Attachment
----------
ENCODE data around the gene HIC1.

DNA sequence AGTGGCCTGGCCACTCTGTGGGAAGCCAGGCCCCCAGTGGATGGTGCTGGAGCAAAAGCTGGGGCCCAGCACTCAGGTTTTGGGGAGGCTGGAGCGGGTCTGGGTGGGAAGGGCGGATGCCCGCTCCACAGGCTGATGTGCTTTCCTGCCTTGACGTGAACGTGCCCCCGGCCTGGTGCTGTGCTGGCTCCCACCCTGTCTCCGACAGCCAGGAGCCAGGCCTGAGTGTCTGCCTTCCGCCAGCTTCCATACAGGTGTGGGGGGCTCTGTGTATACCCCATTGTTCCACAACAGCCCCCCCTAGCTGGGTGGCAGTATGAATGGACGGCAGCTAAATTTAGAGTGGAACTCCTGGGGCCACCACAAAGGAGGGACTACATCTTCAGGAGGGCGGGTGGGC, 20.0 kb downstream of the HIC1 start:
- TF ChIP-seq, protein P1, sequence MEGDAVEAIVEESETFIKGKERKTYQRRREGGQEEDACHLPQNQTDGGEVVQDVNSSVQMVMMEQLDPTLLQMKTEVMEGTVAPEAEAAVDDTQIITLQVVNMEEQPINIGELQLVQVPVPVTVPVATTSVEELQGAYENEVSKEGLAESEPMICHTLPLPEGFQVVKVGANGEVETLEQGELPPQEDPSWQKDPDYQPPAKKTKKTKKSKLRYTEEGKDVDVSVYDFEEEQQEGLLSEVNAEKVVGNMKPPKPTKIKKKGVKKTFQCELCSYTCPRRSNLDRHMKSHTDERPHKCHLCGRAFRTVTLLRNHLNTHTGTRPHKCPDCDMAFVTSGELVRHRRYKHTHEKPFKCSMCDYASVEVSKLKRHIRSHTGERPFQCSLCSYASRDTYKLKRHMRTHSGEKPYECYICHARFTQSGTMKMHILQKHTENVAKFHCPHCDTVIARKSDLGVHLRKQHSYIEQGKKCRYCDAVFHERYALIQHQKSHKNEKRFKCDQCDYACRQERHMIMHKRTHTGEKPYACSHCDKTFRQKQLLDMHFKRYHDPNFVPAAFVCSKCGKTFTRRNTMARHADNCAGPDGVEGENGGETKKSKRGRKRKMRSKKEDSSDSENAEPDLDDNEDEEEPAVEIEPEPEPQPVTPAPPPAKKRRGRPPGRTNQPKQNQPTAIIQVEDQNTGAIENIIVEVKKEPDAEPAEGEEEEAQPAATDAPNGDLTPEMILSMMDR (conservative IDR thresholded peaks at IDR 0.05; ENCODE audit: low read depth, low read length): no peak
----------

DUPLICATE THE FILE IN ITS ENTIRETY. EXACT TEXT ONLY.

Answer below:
ENCODE data around the gene HIC1.

DNA sequence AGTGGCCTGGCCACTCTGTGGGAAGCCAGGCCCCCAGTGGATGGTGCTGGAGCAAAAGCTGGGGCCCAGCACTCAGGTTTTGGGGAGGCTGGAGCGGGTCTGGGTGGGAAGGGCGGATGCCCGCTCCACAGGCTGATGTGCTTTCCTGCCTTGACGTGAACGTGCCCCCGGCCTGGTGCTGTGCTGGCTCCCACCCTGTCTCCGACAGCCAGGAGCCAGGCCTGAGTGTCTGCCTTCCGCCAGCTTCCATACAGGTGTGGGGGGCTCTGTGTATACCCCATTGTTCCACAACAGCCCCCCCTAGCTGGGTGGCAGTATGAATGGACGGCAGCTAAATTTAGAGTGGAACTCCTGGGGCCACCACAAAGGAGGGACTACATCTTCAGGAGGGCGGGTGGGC, 20.0 kb downstream of the HIC1 start:
- TF ChIP-seq, protein P1, sequence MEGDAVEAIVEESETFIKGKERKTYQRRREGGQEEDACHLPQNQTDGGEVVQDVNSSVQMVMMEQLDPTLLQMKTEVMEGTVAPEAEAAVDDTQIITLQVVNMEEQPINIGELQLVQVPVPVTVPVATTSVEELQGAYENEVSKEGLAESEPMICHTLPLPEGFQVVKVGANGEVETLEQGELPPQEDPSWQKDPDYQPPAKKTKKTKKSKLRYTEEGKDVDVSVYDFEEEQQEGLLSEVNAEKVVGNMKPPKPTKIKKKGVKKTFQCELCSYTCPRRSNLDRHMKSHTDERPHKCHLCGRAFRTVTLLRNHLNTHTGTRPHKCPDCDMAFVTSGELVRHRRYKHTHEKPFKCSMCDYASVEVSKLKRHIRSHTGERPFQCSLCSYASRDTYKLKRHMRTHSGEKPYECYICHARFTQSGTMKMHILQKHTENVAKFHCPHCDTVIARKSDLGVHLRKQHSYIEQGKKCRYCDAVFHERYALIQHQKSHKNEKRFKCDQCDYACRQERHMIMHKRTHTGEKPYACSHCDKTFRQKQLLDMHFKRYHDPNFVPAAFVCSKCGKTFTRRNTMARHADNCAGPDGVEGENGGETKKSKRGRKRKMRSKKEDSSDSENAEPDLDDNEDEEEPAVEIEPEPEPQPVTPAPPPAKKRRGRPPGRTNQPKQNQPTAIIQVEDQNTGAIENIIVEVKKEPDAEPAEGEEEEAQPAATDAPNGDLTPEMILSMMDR (conservative IDR thresholded peaks at IDR 0.05; ENCODE audit: low read depth, low read length): no peak